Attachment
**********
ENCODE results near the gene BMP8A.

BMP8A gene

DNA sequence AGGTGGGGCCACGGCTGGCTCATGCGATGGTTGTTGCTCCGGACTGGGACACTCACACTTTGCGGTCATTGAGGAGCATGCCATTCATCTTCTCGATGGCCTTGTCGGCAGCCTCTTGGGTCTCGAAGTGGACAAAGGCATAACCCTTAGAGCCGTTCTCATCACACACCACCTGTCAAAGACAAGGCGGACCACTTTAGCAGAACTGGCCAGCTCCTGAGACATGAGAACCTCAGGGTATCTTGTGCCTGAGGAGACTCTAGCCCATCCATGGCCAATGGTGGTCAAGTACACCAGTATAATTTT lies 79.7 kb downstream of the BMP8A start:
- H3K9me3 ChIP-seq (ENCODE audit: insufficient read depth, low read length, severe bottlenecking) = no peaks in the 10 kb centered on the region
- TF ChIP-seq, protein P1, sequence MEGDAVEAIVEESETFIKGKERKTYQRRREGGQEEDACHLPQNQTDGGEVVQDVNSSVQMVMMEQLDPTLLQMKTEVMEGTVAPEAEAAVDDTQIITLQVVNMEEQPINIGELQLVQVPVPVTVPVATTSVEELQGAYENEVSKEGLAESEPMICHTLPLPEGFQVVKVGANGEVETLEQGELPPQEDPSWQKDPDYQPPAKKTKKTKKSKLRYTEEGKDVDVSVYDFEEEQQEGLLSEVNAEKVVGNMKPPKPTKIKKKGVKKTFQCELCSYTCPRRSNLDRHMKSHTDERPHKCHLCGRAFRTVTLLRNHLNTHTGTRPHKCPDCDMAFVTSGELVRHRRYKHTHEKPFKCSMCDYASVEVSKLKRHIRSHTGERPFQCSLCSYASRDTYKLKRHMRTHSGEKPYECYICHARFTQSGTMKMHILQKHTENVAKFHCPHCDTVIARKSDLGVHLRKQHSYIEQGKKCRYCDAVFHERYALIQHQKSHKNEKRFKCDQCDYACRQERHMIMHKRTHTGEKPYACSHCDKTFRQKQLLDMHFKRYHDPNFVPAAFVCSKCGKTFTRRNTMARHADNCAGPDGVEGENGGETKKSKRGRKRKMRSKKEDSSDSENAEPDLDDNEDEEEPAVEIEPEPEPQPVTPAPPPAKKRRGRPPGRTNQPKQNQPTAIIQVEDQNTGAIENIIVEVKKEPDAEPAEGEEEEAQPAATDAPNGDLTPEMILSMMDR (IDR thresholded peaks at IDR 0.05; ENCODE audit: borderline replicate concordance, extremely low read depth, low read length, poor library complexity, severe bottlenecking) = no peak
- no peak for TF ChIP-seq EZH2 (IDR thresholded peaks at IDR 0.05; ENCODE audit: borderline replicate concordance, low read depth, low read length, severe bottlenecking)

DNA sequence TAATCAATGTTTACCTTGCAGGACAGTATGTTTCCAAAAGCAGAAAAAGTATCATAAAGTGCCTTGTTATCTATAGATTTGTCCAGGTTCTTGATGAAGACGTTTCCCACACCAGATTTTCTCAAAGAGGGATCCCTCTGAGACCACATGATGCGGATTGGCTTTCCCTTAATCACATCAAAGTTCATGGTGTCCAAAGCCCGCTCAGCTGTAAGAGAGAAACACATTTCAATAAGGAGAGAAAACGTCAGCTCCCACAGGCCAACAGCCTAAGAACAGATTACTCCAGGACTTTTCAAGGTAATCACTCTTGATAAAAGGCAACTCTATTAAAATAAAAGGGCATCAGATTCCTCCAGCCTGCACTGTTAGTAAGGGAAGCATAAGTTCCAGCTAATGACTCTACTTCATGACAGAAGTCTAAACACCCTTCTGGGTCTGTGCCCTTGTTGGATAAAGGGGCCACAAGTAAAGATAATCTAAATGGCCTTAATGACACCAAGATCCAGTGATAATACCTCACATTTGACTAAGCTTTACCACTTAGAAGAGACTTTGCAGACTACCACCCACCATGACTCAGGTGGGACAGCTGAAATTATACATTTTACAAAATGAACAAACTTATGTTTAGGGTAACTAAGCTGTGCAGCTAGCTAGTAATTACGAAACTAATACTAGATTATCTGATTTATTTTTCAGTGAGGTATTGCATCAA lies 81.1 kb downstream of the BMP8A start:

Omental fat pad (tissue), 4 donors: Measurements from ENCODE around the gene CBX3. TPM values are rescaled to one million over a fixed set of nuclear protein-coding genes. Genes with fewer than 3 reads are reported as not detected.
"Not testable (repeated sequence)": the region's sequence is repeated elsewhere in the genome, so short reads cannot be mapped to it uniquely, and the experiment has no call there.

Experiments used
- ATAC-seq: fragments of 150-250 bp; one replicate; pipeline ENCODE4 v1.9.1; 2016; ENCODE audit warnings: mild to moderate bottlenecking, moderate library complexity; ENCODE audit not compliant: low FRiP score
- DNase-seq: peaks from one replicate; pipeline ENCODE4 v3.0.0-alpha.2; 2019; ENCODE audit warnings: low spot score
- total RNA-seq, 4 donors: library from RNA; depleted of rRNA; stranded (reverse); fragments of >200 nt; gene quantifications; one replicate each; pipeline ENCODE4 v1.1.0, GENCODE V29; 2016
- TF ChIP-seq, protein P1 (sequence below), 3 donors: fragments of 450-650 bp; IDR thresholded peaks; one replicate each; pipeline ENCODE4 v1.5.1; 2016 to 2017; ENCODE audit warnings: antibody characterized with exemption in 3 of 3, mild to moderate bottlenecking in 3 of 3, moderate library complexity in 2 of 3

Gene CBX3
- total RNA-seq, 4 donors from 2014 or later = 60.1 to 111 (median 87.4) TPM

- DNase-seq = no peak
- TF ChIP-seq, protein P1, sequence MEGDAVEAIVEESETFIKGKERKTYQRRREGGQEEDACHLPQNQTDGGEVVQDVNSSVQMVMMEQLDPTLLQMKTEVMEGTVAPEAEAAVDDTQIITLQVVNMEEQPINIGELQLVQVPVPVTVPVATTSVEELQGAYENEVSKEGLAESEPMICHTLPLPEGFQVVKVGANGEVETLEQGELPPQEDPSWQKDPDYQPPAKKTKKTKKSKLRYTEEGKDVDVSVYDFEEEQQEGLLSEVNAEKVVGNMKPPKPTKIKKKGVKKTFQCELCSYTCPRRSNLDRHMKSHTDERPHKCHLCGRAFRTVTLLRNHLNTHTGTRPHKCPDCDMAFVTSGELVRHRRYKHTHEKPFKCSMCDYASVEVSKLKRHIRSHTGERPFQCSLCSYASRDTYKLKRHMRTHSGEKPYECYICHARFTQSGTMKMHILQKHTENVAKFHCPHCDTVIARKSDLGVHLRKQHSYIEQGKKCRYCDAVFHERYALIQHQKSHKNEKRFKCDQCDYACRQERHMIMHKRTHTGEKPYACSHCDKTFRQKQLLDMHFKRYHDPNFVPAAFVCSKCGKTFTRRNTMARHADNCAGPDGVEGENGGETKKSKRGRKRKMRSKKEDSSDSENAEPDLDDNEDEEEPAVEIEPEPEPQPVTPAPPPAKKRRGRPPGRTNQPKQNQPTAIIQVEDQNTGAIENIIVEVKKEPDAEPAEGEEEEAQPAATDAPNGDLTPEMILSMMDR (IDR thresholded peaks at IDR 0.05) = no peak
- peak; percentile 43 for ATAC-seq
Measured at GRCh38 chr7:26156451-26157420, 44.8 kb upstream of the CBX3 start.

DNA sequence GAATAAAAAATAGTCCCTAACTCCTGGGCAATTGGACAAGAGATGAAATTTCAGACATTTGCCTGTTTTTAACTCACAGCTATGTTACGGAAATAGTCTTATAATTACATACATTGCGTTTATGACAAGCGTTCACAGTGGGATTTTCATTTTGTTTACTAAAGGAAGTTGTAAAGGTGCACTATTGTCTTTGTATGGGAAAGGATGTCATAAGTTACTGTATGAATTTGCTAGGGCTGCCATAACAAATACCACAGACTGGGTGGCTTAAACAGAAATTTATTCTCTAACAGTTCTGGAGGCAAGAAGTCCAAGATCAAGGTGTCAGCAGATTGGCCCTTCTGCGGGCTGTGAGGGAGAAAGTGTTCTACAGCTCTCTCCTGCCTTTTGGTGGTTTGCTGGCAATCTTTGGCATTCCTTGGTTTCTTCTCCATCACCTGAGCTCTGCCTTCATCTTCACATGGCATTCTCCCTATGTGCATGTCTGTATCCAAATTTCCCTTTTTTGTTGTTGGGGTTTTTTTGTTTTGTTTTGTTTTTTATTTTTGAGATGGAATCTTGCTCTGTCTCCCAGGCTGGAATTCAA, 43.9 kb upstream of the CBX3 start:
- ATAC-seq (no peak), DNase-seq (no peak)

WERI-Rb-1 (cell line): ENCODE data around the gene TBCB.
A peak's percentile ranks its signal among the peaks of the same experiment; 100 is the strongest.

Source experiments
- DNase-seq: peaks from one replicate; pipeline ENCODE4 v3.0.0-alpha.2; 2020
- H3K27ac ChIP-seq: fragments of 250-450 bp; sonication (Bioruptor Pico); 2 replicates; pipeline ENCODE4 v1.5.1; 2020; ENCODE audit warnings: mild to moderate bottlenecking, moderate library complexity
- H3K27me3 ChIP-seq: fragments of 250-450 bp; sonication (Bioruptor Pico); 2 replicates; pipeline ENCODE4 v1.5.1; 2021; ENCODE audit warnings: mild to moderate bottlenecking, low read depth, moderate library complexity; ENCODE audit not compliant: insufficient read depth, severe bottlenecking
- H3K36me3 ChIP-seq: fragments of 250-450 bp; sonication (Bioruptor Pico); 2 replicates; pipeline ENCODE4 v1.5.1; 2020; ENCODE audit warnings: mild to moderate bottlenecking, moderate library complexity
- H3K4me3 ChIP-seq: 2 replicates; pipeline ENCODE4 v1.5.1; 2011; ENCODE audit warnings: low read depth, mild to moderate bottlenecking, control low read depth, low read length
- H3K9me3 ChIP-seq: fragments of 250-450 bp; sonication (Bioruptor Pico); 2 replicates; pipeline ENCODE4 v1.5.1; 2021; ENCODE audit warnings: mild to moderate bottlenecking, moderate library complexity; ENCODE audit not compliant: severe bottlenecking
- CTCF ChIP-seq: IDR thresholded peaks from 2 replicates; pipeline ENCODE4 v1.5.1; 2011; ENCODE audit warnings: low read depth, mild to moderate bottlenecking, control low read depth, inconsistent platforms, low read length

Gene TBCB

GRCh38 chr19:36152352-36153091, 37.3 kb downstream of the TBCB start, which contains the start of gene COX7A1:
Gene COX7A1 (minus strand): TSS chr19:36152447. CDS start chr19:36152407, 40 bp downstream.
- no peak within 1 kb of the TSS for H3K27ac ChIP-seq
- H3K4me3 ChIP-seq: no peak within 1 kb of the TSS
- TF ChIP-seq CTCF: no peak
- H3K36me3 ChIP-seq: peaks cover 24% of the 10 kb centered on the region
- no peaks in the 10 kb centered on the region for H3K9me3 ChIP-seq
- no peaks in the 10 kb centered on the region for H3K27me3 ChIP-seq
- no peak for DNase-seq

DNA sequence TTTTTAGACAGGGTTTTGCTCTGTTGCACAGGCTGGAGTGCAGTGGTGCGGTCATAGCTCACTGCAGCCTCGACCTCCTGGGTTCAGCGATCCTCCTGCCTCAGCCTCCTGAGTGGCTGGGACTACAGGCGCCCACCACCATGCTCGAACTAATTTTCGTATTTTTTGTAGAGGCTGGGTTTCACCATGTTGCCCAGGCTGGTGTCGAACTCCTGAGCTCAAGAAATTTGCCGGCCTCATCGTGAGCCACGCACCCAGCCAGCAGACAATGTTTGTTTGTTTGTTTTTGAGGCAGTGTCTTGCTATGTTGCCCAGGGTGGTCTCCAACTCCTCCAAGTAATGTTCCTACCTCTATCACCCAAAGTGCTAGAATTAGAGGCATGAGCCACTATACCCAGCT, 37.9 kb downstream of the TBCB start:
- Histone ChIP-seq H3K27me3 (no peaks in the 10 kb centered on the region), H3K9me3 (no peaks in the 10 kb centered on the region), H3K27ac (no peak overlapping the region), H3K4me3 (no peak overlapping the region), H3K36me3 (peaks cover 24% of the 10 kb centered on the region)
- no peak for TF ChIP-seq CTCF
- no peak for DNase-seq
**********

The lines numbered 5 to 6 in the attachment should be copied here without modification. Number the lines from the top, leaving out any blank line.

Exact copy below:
- TF ChIP-seq, protein P1, sequence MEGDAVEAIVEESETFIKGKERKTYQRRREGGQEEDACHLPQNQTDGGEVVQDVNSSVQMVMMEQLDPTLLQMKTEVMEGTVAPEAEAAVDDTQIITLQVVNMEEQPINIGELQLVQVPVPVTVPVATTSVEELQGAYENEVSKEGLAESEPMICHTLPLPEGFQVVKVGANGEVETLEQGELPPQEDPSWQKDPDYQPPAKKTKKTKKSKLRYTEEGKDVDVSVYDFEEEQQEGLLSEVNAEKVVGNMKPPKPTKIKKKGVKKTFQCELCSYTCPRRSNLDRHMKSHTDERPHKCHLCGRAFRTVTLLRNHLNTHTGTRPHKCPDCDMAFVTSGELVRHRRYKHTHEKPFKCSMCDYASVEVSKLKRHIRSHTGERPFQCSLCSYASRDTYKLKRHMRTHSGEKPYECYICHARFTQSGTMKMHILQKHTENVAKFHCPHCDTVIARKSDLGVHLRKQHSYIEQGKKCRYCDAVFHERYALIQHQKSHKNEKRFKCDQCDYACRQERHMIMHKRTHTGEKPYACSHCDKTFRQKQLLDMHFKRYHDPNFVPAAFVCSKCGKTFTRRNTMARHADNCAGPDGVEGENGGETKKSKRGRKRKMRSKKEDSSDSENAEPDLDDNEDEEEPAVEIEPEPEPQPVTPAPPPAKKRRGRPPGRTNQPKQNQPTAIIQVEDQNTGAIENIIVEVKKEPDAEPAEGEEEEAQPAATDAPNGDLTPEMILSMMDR (IDR thresholded peaks at IDR 0.05; ENCODE audit: borderline replicate concordance, extremely low read depth, low read length, poor library complexity, severe bottlenecking) = no peak
- no peak for TF ChIP-seq EZH2 (IDR thresholded peaks at IDR 0.05; ENCODE audit: borderline replicate concordance, low read depth, low read length, severe bottlenecking)